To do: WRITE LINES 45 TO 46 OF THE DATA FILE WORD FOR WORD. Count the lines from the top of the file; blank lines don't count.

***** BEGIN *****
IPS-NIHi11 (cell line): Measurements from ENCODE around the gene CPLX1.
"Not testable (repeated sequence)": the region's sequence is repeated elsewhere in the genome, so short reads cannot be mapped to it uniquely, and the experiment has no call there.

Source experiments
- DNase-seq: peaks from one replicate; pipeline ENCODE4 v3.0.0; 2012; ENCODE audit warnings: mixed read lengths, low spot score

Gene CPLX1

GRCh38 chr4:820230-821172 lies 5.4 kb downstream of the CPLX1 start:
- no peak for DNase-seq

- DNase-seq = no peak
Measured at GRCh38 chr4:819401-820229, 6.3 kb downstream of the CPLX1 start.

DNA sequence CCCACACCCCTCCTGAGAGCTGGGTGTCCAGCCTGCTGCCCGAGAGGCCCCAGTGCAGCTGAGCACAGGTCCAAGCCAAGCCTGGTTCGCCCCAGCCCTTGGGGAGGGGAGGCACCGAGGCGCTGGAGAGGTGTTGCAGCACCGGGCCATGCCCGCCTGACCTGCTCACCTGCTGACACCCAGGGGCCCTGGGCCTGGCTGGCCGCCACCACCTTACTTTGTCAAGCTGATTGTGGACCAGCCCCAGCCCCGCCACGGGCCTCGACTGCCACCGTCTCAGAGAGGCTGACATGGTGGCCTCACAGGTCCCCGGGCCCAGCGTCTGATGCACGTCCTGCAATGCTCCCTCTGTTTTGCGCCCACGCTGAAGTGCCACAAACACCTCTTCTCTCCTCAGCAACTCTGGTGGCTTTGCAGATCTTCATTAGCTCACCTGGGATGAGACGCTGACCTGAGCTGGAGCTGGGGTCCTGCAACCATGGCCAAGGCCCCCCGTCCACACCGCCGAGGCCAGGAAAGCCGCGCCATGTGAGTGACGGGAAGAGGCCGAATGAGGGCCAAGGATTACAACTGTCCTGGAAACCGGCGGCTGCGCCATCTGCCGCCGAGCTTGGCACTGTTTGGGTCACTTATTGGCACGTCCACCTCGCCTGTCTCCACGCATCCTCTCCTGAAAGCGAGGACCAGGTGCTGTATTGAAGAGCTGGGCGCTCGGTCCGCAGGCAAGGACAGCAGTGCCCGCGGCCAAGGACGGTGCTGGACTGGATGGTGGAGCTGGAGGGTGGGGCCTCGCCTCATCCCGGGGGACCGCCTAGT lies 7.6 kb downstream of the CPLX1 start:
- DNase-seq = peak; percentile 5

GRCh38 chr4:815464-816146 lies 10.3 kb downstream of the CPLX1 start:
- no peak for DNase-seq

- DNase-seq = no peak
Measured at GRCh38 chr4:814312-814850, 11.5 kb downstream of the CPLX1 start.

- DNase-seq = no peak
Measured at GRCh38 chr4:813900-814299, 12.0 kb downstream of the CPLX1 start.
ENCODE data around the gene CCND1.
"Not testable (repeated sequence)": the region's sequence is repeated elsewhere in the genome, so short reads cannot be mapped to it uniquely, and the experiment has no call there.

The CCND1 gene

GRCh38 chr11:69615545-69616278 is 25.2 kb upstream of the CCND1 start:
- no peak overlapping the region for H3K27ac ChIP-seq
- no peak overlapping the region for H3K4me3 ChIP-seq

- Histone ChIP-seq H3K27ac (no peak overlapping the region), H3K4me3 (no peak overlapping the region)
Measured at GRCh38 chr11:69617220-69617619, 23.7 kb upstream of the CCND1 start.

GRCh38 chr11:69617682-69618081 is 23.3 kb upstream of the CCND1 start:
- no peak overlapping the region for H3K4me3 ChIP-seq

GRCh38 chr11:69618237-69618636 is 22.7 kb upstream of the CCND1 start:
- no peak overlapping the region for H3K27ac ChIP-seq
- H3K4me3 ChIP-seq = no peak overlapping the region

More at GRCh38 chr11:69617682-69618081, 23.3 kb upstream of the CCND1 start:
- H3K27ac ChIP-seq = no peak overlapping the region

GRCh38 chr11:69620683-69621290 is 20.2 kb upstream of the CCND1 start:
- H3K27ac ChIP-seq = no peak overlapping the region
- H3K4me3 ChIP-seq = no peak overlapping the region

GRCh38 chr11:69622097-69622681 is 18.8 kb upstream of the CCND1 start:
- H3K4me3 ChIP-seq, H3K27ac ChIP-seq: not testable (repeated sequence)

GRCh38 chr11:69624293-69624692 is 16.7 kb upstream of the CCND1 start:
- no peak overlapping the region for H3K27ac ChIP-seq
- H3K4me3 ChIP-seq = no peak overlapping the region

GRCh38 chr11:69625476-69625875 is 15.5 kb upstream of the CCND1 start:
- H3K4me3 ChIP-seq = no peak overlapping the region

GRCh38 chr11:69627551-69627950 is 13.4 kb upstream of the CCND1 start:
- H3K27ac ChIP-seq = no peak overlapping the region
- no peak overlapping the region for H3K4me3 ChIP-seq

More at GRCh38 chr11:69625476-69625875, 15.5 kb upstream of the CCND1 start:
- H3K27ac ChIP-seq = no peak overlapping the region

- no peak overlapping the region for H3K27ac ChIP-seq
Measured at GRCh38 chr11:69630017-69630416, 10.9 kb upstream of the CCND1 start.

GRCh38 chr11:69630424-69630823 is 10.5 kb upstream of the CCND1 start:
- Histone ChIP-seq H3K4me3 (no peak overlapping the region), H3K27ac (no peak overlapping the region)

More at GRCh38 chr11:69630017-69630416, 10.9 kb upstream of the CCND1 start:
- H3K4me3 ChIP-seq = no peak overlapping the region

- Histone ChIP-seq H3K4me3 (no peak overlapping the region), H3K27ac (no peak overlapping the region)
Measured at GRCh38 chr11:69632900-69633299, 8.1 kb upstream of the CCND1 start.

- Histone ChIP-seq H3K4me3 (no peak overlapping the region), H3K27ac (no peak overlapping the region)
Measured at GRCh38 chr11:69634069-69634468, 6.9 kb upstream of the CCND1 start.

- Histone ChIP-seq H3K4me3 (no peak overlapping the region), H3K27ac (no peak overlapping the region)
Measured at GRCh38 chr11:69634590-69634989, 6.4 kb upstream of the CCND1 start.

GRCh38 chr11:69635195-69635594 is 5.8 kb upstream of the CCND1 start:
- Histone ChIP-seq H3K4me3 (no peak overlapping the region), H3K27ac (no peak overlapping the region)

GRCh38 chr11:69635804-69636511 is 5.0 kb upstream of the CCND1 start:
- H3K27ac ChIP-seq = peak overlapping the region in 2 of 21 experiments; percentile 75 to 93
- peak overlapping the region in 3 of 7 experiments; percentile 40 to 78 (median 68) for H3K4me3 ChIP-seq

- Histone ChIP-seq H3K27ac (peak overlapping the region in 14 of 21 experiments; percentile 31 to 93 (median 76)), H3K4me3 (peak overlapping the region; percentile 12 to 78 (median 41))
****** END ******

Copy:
- no peak overlapping the region for H3K4me3 ChIP-seq

More at GRCh38 chr11:69625476-69625875, 15.5 kb upstream of the CCND1 start: